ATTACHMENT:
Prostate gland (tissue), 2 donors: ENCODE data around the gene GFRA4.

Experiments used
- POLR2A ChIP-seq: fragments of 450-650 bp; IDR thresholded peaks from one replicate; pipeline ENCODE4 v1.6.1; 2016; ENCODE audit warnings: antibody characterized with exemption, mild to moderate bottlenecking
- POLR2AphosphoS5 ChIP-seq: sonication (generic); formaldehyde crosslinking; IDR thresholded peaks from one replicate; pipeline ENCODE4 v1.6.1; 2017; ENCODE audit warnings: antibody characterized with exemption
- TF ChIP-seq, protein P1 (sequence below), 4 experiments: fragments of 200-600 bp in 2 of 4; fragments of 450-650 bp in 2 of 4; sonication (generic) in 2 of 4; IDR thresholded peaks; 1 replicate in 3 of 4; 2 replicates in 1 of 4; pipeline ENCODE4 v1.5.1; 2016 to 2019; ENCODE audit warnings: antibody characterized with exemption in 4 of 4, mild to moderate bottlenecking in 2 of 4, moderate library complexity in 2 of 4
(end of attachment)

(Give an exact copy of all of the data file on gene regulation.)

Prostate gland (tissue), 2 donors: ENCODE data around the gene GFRA4.

Experiments used
- POLR2A ChIP-seq: fragments of 450-650 bp; IDR thresholded peaks from one replicate; pipeline ENCODE4 v1.6.1; 2016; ENCODE audit warnings: antibody characterized with exemption, mild to moderate bottlenecking
- POLR2AphosphoS5 ChIP-seq: sonication (generic); formaldehyde crosslinking; IDR thresholded peaks from one replicate; pipeline ENCODE4 v1.6.1; 2017; ENCODE audit warnings: antibody characterized with exemption
- TF ChIP-seq, protein P1 (sequence below), 4 experiments: fragments of 200-600 bp in 2 of 4; fragments of 450-650 bp in 2 of 4; sonication (generic) in 2 of 4; IDR thresholded peaks; 1 replicate in 3 of 4; 2 replicates in 1 of 4; pipeline ENCODE4 v1.5.1; 2016 to 2019; ENCODE audit warnings: antibody characterized with exemption in 4 of 4, mild to moderate bottlenecking in 2 of 4, moderate library complexity in 2 of 4